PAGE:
Burnt PBS array - AVS Forum | Home Theater Discussions And Reviews
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post #1 of 8 Old 02-16-2017, 01:40 PM - Thread Starter
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Burnt PBS array

Hi I have a panasonic PT-AT6000, its got in excess of 10,000 hours on it just starting its forth lamp, I though the third lamp was failing as the brightness had dropped substantially and the hour meter said it was at 4900 hours. Also a red tint appeared at the bottom of the screen and a green tint at the top. (projector is mounted upside down on the ceiling) also the whites appear as cream. I fed it the new lamp and it was only slightly brighter. I proceeded to dismantle the projector thinking it needed a good clean. I took out the prism block, the LCD's looked perfect, next i took out the light guide, the polarizers looked dusty, took the lid off the light guide and found the problem, the PBS array was black in stripes, burnt looking. Also there is what appears to be sticky smoke / vapour coating all the lenses and dichroic mirrors. Question is can i simply remove the pbs array and clean up the optics and re assemble the projector. Can i clean off the burnt material, seems pretty burnt on, tried scratching it off with a screwdriver had little effect. Or bite the bullet and buy a new pbs array. its expensive about 200 euro. Any Ideas the part number is TKGP5494 what does the polarising beam splitter actually do?
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post #2 of 8 Old 02-16-2017, 03:48 PM
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Not sure if this applies to your Panasonic, but here's what Panasonic has to say on their website about the expected lifespan of their panels on another model:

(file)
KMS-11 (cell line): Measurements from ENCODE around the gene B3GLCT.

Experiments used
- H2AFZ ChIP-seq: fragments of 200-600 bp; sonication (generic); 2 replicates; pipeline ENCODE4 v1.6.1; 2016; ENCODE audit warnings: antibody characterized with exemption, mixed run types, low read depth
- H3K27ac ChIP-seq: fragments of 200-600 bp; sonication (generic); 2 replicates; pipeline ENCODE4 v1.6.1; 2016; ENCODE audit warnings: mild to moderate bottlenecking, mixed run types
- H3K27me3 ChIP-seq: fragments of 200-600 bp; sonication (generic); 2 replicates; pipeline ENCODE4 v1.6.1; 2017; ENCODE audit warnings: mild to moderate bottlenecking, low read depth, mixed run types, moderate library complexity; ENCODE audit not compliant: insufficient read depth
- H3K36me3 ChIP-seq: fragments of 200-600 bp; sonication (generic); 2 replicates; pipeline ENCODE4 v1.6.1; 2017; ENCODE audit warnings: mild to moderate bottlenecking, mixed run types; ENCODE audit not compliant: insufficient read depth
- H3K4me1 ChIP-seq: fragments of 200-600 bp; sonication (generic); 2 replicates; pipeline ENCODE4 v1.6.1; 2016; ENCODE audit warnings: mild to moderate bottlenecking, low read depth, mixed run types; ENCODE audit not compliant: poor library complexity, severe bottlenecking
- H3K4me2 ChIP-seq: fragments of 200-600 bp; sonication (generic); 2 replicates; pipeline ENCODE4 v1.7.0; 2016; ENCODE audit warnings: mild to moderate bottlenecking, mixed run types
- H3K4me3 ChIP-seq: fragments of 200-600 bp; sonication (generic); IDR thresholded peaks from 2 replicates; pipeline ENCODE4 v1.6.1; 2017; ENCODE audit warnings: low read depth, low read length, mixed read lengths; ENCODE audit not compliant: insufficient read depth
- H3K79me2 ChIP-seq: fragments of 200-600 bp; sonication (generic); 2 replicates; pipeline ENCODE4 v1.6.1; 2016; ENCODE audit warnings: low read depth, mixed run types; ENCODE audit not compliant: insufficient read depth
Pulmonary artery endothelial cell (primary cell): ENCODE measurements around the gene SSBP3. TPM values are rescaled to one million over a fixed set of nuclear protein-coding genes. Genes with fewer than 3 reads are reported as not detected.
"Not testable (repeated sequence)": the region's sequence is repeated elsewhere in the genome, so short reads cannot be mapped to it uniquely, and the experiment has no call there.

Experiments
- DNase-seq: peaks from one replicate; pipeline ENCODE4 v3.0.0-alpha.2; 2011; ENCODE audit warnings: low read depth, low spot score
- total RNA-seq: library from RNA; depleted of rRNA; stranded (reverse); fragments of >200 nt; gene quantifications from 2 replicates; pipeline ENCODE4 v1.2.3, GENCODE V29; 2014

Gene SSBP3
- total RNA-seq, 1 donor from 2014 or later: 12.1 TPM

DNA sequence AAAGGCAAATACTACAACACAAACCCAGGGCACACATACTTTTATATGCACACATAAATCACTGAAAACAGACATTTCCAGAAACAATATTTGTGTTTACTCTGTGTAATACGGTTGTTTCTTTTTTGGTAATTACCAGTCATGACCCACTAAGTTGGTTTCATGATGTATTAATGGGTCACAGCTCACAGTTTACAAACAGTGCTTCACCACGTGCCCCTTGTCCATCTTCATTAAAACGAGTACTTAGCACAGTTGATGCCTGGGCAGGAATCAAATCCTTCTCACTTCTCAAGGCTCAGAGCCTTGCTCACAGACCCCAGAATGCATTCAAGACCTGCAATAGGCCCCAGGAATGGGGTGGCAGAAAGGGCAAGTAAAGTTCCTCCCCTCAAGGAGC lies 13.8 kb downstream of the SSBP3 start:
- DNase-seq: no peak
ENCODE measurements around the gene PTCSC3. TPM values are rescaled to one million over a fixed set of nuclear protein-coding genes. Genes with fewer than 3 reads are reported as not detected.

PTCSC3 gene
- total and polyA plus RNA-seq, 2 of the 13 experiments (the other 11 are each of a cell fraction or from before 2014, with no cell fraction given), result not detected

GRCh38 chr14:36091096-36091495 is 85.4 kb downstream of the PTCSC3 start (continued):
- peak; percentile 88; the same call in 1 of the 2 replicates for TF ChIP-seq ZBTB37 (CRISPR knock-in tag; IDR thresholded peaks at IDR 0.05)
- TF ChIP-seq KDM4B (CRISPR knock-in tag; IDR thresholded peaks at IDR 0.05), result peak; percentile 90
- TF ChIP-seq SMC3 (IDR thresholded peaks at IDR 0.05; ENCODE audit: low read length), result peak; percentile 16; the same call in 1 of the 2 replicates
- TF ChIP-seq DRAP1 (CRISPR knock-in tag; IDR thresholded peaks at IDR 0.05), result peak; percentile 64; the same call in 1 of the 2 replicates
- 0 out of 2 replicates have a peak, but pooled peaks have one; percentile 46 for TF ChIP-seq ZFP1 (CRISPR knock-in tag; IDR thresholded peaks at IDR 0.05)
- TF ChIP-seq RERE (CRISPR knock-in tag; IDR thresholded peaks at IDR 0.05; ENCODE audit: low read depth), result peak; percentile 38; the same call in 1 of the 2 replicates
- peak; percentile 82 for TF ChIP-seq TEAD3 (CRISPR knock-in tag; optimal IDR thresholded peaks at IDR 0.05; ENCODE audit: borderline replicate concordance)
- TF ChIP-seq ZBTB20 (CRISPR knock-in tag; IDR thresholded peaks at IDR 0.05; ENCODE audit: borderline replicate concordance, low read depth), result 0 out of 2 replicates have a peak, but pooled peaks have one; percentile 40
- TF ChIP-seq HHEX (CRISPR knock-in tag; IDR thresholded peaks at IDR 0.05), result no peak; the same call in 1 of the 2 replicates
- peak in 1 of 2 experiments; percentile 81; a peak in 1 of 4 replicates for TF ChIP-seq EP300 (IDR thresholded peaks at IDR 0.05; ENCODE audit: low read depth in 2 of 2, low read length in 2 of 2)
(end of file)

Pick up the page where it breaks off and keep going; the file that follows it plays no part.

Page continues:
Quote:
The LCD panels and polarizers inside the LCD projector's optical block tend to degrade over time. Their degradation adversely affects image quality. Inorganic materials are used for the LCD panels, and for the polarizers that are prone to degradation, to resist time-related changes in the optical block, therefore achieving a replacement cycle of up to 10,000 hours.
panasonic.net/avc/projector/products/ex16k/features2.html
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post #3 of 8 Old 02-18-2017, 10:00 PM
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10,000 hours!!!
I am close to 500 hours a year and it will take me 20 years to hit that.
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post #4 of 8 Old 02-19-2017, 11:01 AM
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For high use folks who use their projectors as TV replacements 10,000 hours is not that great a lifespan for LCD panels. Consider that some of Epson's newer LCD models have lamp life ratings of up to 10,000 hours in low lamp. The benefit of Epson's low-cost replacement lamps would be a moot point if the LCD panels had to be replaced at the same time.
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post #5 of 8 Old 02-19-2017, 10:56 PM
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I thought 4K-10K was for the organic panels. Regardless, something else would probably fail before the panels I think. Lead free solder.
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post #6 of 8 Old 02-24-2017, 05:49 AM - Thread Starter